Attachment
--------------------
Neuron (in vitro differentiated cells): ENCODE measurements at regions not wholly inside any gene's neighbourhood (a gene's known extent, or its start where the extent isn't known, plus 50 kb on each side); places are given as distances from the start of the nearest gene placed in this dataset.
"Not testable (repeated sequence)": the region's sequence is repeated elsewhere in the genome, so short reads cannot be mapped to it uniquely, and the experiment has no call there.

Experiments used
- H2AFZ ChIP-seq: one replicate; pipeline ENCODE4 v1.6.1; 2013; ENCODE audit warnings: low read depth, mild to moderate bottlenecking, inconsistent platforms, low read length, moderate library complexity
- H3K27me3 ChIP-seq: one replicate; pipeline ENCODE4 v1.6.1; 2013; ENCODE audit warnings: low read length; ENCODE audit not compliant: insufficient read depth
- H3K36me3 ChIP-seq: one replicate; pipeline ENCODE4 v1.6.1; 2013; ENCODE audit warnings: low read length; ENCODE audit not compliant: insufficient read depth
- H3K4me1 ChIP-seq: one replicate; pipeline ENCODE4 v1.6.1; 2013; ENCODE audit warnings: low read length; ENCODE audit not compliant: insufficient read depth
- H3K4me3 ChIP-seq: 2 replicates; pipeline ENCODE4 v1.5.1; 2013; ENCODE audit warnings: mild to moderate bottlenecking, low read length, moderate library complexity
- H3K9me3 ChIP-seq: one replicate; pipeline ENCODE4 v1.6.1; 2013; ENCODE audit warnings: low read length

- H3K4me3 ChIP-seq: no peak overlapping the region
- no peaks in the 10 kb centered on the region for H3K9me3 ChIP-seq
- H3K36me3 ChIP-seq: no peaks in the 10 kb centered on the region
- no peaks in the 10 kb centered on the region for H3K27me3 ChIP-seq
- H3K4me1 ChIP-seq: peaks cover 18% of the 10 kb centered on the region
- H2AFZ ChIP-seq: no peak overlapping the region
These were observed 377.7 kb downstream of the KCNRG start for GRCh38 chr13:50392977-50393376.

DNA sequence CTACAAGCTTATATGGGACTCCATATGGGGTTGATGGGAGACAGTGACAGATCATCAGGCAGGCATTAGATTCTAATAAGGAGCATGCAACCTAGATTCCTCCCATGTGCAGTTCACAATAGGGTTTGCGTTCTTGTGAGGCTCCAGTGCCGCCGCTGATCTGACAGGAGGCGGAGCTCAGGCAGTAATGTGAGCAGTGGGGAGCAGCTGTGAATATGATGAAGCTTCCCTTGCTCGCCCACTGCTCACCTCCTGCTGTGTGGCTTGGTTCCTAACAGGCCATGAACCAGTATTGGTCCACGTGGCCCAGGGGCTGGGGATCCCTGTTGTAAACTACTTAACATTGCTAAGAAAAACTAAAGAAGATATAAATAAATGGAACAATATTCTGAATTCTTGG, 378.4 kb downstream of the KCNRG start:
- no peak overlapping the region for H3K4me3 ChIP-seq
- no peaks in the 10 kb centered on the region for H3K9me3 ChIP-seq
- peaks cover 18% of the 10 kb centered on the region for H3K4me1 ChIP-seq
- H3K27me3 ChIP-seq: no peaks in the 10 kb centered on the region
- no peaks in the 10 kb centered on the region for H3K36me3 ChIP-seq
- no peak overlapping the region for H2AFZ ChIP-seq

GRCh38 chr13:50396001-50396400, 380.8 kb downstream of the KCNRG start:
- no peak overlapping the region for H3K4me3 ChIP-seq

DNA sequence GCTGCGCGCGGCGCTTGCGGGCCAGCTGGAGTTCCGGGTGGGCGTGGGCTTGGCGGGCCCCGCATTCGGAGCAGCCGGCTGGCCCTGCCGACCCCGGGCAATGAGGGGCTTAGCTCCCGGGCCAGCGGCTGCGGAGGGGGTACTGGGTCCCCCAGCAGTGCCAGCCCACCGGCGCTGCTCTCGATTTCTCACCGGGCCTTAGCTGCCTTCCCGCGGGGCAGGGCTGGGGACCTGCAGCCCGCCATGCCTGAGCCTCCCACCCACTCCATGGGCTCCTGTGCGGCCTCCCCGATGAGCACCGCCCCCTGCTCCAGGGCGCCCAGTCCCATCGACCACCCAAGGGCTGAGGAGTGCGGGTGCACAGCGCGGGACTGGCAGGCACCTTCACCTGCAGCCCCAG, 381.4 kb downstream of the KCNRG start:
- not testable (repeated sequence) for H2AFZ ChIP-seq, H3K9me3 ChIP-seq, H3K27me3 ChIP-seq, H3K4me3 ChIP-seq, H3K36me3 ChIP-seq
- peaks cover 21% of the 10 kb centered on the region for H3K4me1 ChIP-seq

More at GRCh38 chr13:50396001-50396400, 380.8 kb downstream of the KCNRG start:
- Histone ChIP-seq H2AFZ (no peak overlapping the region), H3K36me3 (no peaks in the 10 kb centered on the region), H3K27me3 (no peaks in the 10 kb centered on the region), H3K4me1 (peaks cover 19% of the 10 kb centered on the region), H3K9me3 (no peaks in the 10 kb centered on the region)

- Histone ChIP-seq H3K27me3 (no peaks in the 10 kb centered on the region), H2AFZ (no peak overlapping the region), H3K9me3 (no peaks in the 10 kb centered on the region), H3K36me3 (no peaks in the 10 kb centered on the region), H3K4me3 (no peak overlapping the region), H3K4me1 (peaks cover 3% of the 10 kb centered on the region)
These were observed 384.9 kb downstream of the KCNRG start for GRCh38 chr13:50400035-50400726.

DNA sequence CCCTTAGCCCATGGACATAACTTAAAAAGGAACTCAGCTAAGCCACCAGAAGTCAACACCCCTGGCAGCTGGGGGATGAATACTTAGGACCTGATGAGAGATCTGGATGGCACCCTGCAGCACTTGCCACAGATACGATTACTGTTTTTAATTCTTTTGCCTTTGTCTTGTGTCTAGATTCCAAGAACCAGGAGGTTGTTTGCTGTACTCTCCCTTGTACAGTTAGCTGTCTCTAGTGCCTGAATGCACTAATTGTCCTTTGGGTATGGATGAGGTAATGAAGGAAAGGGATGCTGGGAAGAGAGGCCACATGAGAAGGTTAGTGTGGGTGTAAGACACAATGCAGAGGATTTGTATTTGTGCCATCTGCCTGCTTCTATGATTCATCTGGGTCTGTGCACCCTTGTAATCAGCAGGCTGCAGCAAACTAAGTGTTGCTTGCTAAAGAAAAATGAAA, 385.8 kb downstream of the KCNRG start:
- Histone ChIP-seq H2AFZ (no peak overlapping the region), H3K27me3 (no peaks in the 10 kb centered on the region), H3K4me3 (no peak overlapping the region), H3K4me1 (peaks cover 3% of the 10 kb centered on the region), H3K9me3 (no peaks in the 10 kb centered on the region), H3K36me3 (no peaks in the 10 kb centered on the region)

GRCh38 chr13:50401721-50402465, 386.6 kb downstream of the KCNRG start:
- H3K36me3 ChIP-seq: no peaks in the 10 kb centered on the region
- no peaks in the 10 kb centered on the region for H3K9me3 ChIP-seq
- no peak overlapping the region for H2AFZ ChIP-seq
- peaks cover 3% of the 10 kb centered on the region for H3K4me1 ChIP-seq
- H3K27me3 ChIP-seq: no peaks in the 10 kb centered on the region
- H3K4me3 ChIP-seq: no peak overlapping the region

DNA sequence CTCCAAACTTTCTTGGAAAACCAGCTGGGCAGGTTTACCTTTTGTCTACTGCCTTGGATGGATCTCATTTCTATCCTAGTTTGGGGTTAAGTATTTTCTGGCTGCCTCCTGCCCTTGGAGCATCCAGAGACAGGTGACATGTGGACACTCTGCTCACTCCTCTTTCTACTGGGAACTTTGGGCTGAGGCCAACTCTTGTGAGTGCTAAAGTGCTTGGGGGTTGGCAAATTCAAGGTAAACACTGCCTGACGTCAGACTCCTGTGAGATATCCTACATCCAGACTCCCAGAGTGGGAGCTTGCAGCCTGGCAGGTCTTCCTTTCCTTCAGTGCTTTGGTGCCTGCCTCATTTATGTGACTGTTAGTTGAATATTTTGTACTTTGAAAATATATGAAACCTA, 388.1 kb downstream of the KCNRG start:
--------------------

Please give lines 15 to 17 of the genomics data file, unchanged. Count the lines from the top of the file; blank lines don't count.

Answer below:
- H2AFZ ChIP-seq: no peak overlapping the region
These were observed 377.7 kb downstream of the KCNRG start for GRCh38 chr13:50392977-50393376.

DNA sequence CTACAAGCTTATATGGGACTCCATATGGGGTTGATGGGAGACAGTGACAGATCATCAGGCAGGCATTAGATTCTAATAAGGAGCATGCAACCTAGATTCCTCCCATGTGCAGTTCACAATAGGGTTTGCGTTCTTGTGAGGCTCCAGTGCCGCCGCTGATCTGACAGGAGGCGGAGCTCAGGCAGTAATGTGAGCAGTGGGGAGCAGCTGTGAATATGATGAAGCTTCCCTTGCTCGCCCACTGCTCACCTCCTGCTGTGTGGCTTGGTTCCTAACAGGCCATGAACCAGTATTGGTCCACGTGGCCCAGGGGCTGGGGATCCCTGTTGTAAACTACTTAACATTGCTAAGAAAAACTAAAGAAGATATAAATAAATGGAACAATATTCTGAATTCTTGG, 378.4 kb downstream of the KCNRG start: